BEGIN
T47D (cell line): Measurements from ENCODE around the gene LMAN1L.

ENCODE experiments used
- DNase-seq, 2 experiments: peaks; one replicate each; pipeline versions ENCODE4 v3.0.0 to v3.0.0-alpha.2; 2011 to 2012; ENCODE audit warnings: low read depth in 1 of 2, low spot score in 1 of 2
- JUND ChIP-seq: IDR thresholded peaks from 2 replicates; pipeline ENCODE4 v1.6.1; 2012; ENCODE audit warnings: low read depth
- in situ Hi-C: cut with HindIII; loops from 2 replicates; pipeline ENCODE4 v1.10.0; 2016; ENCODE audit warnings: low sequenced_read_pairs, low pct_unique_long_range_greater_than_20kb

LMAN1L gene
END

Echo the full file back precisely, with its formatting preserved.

T47D (cell line): Measurements from ENCODE around the gene LMAN1L.

ENCODE experiments used
- DNase-seq, 2 experiments: peaks; one replicate each; pipeline versions ENCODE4 v3.0.0 to v3.0.0-alpha.2; 2011 to 2012; ENCODE audit warnings: low read depth in 1 of 2, low spot score in 1 of 2
- JUND ChIP-seq: IDR thresholded peaks from 2 replicates; pipeline ENCODE4 v1.6.1; 2012; ENCODE audit warnings: low read depth
- in situ Hi-C: cut with HindIII; loops from 2 replicates; pipeline ENCODE4 v1.10.0; 2016; ENCODE audit warnings: low sequenced_read_pairs, low pct_unique_long_range_greater_than_20kb

LMAN1L gene